The 1927 Lompoc Earthquake: In Brief
Late in the morning of November 4, 1927, Captain Williamson of the S. S. Floridian was startled to discover great quantities of dead or stunned fish floating on the surface of the Pacific Ocean, a few miles from Point Arguello. Captain Williamson was unaware of it at the time, but he was viewing the aftermath of an earthquake that had struck underneath the waters of the Pacific some five hours earlier.
The first signs of the impending trouble came an hour after midnight on the fourth, when residents of the coastal community of Casmalia were awakened by a small earthquake. Others soon followed, including an earthquake at 3:10 that was strong enough to awaken most of the inhabitants of Lompoc, and that was followed by three smaller earthquakes within half an hour. Finally, at 5:51 AM, stresses that had been building within the earth for decades were violently released.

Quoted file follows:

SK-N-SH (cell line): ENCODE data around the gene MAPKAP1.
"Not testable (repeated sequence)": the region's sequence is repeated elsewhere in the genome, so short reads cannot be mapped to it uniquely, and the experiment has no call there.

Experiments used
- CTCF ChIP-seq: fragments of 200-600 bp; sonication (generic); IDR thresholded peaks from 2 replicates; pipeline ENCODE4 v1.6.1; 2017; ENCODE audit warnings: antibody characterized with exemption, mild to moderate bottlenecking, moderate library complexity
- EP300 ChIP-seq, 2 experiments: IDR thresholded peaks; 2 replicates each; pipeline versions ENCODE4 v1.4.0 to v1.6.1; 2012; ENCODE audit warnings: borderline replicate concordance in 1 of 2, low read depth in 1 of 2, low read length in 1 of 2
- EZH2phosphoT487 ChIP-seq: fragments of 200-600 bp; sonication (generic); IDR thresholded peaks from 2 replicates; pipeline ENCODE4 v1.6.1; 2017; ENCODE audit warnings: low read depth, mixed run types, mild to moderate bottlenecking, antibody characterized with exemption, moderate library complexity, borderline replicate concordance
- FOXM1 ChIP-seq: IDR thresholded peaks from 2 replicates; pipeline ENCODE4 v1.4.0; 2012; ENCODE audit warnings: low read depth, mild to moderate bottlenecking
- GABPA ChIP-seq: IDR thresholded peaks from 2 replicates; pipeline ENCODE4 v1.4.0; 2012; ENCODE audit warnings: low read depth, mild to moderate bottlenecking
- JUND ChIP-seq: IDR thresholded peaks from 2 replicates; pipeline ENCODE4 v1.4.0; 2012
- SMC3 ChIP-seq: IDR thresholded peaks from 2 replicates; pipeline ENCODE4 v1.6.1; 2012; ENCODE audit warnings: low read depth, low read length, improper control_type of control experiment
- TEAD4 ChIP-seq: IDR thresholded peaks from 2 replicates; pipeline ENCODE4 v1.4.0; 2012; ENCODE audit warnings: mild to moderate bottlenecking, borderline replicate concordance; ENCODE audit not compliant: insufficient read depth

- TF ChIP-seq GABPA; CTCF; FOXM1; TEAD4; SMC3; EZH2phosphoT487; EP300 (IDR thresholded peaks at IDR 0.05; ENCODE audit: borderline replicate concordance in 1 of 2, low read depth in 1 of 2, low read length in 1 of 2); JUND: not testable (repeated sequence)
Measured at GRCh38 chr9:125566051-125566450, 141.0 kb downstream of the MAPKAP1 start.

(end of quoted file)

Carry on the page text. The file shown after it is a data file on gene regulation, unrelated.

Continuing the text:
The earthquake shook ships in the Pacific Ocean and was felt with greatest intensity along the coast of the Pacific, in western Santa Barbara County. Several hundred thousand cubic feet of sand underneath the tracks of the Southern Pacific Railroad shook loose and fell to the beach below. One person asleep near the coast was thrown from his bed, highways cracked, a bridge was thrown out of line, and there were numerous rock and dirt falls.
Farther inland, in the towns of Lompoc, Santa Maria, and Los Alamos, people awoke and rushed into the streets in their night clothes, chimneys collapsed, goods were thrown from shelves, windows cracked, and cornices of buildings fell.
Besides the dead fish noticed by Captain Williamson, other peculiar effects from this earthquake include a small tsunami that rolled in a few minutes after the largest earthquake.